In May 2009 a multi-million pound planning application was submitted by St. Modwen which included a 31 storey high-rise tower block on the market site with a token amount of social housing. The market was scheduled for demolition and local opinion was deeply suspicious of Newham Council’s claim that St. Modwens would rebuild the market and run it as before. This resulted in sustained grass root opposition to the plans from the local community and 2,600 individual letters of objection. Despite this unprecedented response, Newham Council approved the scheme at planning stage. Friends of Queen's Market then turned to the final authority, the Greater London Assembly, where London’s Mayor, Boris Johnson deemed the development ‘inappropriate’ and threw it out - Friends of Queens Markets’ second success.
A year later, St. Modwen and Newham Council have parted company, claiming that they could not agree about a way forward. Pauline Rowe, Secretary of Friends of Queen's Market commented “We will be asking a ‘Freedom of Information’ question to find out how much taxpayers money was wasted on this unwanted scheme, which always had the backing of our Mayor Sir Robin Wales.
13.05.2009: A WIN FOR QUEEN'S MARKET!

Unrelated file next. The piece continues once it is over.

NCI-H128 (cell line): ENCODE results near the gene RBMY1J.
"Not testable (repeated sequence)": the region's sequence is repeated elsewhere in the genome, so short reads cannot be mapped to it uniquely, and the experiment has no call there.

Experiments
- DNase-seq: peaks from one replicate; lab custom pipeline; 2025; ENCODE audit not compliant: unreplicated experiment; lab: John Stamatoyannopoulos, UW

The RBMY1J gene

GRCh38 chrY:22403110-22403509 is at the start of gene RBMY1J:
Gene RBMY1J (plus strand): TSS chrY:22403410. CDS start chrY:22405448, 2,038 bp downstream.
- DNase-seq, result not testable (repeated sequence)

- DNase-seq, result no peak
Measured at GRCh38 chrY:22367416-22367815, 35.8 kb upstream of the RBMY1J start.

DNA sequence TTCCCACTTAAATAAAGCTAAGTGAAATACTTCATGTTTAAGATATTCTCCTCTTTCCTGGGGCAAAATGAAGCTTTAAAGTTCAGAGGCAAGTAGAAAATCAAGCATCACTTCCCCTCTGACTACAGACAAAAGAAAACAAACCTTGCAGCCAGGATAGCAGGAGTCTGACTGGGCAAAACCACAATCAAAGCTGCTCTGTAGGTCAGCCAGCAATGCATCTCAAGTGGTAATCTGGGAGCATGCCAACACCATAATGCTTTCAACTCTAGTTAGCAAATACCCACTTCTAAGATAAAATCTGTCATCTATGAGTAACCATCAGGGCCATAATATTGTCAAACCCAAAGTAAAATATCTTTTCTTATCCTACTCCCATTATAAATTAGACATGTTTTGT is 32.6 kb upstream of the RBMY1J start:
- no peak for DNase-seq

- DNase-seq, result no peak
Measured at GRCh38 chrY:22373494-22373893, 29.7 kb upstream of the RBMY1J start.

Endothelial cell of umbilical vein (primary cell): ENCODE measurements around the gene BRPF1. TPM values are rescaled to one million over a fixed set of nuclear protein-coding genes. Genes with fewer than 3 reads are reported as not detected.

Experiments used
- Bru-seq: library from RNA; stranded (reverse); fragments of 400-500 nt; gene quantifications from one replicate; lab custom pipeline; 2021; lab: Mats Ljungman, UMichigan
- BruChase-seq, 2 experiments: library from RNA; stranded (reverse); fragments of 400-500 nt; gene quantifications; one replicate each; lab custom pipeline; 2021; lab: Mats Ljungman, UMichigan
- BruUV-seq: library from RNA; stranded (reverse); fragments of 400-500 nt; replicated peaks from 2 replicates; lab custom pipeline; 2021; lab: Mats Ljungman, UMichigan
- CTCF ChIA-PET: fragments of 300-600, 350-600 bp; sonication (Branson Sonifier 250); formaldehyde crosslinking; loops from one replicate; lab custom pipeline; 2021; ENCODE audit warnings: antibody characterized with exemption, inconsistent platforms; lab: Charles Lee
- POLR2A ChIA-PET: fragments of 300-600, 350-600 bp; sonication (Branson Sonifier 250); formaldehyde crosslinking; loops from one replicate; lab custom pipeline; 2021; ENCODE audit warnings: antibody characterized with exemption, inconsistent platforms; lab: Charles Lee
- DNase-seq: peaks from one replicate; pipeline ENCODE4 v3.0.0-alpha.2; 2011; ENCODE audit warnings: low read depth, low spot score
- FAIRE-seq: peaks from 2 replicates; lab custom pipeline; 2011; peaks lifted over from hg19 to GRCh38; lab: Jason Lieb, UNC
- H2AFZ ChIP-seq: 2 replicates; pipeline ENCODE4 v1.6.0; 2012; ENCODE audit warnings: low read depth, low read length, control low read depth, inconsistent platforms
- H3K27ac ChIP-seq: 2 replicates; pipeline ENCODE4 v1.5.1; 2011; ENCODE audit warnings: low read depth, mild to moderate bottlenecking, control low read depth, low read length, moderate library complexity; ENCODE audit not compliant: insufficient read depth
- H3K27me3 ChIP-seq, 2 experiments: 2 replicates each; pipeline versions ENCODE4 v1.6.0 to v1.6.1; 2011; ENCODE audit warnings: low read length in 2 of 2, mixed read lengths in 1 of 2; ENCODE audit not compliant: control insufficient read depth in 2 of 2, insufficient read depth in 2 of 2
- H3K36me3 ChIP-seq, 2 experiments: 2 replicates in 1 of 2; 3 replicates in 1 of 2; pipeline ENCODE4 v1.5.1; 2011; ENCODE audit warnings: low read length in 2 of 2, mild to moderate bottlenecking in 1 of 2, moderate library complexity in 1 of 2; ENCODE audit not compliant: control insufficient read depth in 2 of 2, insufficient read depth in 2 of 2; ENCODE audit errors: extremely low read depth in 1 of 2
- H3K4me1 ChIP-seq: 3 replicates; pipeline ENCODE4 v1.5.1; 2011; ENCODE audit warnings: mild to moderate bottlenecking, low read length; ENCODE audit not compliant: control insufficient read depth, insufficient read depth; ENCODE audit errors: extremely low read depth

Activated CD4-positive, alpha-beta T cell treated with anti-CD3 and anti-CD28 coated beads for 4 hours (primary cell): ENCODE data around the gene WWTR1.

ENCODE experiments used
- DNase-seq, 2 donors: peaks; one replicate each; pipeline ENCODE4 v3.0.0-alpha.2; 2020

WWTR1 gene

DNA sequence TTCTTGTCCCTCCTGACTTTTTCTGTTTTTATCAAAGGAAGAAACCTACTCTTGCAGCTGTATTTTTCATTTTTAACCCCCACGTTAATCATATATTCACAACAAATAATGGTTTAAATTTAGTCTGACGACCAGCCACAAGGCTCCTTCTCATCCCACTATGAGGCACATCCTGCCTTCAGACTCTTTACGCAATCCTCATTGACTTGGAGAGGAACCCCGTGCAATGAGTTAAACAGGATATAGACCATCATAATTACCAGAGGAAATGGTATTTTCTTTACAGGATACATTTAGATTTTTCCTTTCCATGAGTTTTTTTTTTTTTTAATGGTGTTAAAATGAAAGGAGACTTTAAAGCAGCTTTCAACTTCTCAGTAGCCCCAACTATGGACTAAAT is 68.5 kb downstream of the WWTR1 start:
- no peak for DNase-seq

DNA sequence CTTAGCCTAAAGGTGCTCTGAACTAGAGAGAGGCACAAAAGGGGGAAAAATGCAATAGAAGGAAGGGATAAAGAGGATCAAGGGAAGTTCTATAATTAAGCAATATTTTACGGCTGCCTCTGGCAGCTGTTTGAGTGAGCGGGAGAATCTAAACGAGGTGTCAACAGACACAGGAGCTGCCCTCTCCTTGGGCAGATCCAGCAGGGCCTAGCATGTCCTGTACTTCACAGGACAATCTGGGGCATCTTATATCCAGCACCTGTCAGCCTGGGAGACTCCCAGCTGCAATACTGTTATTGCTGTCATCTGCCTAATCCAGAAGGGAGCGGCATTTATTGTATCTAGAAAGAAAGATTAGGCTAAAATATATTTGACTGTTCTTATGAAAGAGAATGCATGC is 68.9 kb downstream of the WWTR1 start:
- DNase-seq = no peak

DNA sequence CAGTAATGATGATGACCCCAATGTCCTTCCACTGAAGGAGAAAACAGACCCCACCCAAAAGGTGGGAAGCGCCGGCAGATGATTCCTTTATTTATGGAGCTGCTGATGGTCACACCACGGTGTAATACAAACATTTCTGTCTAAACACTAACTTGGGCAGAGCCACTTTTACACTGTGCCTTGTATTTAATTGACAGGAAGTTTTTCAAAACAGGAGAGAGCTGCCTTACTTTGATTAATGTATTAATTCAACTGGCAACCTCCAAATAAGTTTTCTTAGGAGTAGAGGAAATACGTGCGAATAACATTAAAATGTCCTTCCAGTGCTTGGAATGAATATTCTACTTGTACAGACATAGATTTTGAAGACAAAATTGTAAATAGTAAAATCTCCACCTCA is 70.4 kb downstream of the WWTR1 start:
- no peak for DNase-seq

London Mayor Boris Johnson and the Greater London Authority have REJECTED theSt. Modwen scheme to demolish Queen's Market and pile on'inappropriate' tower blocks on the historic site. ..............................
Mayor rejects ‘inappropriate’ plans for Queen’s Market redevelopment
The Mayor of London, Boris Johnson has today directed Newham Council to refuse planning permission for plans to redevelop Queen’s Market in Upton Park, which include the construction of a 96 metre high residential tower block.
When plans were submitted to the Mayor for consultation in May 2008, the applicant was advised that they did not conform with the London Plan on several counts, including the quality of the design of the proposed tower. The applicant subsequently revised the plans but these still failed to address the Mayor’s concerns on the appearance and, in particular the attractiveness of the proposed tower.